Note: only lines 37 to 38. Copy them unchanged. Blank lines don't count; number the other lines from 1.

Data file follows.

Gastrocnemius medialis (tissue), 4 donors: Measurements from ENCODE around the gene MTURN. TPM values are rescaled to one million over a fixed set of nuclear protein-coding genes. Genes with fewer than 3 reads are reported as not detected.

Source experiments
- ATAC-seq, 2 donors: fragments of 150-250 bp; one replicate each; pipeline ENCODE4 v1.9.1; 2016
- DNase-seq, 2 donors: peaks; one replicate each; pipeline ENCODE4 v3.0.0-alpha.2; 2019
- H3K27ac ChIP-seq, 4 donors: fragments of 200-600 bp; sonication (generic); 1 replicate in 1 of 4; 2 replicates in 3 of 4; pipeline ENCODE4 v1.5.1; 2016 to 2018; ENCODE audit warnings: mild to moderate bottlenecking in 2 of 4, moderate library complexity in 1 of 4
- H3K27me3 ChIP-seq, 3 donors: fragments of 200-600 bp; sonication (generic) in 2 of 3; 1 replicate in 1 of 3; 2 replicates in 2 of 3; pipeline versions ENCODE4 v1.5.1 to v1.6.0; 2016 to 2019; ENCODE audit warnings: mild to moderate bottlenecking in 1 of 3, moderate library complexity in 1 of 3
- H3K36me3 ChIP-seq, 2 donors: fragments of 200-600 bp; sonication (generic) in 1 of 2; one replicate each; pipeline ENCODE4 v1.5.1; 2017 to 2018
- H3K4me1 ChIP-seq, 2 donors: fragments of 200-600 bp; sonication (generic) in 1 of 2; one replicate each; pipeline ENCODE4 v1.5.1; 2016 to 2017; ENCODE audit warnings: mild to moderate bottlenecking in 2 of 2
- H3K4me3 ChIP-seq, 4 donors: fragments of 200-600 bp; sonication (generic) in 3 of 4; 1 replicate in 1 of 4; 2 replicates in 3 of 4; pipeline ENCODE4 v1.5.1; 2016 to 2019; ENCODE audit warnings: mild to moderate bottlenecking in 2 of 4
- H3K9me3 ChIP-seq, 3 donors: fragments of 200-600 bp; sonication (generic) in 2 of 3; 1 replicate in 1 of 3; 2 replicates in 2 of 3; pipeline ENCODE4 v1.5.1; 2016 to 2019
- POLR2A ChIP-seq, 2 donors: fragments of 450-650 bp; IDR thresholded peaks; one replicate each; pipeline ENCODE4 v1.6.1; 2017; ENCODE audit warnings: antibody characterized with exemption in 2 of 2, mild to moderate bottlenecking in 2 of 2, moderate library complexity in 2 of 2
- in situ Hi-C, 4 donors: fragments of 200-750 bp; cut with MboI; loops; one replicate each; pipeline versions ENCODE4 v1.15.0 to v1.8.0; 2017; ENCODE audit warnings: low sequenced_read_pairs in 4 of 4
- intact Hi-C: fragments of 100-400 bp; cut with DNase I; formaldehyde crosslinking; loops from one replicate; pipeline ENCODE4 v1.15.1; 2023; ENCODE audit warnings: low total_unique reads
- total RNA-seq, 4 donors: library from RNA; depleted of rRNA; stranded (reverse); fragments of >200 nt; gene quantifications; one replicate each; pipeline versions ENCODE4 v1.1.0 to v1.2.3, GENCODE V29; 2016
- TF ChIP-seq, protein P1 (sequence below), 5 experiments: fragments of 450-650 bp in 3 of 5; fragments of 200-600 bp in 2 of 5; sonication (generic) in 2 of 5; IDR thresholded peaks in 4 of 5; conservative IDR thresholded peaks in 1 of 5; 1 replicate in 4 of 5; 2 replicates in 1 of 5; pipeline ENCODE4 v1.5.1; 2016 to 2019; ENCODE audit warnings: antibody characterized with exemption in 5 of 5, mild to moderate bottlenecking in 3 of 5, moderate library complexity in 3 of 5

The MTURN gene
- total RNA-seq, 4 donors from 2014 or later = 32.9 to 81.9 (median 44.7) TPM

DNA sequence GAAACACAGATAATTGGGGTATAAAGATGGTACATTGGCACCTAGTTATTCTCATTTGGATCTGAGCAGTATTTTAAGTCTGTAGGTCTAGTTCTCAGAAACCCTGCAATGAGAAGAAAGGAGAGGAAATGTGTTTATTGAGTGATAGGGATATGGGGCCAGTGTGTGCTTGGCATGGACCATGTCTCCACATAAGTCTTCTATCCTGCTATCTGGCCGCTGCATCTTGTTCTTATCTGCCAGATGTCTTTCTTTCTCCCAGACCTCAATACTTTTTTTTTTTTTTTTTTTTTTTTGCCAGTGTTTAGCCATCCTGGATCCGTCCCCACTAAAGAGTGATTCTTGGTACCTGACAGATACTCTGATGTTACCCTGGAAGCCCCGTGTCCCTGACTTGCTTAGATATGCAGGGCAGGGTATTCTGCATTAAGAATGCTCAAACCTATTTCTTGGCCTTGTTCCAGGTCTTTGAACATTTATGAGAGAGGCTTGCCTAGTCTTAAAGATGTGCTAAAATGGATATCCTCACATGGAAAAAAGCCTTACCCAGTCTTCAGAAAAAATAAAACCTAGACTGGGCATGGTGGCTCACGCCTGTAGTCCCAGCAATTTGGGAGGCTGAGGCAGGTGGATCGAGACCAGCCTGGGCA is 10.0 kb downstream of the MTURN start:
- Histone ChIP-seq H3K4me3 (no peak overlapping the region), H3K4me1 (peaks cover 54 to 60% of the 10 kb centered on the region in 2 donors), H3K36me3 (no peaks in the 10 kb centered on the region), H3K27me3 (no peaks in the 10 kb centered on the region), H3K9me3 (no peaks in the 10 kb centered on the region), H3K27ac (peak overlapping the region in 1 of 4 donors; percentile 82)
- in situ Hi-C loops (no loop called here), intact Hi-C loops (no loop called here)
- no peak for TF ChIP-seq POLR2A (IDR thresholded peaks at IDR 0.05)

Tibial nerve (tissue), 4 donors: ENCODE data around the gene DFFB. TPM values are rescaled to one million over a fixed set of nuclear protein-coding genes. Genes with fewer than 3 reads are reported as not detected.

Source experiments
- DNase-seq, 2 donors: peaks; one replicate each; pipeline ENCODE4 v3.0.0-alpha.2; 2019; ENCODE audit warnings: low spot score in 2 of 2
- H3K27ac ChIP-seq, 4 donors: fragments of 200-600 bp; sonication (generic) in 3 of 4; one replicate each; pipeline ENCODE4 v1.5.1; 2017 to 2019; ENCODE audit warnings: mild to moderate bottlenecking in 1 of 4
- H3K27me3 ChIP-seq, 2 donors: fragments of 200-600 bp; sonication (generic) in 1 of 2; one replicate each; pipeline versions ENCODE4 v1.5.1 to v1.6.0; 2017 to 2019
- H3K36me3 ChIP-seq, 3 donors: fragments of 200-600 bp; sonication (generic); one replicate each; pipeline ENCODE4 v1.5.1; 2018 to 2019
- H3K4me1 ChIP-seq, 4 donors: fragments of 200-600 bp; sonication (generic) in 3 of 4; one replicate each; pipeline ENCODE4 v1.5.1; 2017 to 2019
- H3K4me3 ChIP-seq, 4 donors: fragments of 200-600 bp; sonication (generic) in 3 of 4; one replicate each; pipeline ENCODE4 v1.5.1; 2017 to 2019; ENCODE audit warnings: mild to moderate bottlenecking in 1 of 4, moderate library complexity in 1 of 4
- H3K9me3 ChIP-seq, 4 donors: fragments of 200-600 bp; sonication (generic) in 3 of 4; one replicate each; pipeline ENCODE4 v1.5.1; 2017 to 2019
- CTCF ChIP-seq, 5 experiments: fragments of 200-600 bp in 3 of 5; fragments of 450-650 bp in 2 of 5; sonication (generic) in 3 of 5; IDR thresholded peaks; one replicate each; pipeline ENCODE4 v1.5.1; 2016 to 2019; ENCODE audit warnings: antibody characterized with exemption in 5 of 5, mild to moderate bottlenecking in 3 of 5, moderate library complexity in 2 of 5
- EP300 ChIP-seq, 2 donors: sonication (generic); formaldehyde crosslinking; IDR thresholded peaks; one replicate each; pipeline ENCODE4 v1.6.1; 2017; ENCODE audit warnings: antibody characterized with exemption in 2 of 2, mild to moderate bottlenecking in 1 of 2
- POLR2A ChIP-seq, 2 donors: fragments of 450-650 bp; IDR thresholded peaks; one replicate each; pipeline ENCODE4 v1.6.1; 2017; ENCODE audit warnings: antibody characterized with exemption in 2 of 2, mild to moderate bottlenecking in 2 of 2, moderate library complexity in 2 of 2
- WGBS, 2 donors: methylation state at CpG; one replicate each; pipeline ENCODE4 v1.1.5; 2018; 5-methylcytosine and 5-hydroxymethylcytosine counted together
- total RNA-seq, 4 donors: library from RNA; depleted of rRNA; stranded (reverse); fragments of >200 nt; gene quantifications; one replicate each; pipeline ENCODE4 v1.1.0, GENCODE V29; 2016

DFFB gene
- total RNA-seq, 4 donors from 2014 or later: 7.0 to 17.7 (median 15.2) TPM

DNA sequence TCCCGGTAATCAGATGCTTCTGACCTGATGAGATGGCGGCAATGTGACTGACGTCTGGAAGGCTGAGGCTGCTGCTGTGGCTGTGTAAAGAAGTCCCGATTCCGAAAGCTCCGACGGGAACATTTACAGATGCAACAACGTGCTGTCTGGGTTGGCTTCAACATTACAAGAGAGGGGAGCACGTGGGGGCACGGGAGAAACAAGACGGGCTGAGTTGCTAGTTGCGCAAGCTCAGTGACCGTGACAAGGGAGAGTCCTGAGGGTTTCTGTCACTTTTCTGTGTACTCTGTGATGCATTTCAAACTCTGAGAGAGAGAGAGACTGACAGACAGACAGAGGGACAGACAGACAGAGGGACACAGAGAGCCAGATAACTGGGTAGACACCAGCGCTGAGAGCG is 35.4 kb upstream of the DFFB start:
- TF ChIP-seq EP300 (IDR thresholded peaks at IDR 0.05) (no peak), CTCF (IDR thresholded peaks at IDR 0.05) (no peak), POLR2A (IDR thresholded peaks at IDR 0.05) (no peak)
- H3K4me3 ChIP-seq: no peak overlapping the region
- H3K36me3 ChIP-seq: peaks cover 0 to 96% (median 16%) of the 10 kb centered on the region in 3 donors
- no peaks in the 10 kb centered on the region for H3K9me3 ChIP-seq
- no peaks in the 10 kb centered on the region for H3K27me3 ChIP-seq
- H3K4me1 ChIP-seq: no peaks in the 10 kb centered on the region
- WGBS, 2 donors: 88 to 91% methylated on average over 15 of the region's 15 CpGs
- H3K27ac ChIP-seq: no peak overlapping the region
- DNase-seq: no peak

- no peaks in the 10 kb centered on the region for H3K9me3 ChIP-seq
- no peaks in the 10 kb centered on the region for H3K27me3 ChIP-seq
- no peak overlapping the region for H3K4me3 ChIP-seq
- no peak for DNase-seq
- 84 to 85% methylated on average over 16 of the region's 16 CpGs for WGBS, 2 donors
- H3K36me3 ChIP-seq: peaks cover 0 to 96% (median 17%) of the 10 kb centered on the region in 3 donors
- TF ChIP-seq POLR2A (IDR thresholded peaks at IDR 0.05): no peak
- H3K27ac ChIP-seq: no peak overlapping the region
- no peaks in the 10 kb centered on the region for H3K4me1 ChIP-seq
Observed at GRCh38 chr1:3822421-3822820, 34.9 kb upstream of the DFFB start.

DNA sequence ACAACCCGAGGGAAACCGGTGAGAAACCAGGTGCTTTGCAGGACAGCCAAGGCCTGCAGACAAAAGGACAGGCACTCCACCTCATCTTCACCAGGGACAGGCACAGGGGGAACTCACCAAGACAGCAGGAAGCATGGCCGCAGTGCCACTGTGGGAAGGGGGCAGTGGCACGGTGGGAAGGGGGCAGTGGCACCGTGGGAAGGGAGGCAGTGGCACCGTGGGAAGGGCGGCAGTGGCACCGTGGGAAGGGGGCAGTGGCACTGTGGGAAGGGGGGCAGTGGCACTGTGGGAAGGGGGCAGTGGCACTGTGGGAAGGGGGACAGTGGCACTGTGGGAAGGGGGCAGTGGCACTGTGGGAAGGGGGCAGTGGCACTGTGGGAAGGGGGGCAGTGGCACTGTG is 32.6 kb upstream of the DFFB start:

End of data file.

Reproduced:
- total RNA-seq, 4 donors from 2014 or later: 7.0 to 17.7 (median 15.2) TPM

DNA sequence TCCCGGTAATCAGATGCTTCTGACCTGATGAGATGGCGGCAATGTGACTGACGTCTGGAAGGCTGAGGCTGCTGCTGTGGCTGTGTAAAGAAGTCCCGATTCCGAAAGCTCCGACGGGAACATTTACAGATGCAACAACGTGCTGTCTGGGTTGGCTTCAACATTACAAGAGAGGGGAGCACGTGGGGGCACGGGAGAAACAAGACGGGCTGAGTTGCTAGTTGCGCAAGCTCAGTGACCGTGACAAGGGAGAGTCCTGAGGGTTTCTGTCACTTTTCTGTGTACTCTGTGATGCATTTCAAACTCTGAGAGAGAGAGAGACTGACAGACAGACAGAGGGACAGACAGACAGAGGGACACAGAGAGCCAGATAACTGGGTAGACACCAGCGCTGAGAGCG is 35.4 kb upstream of the DFFB start: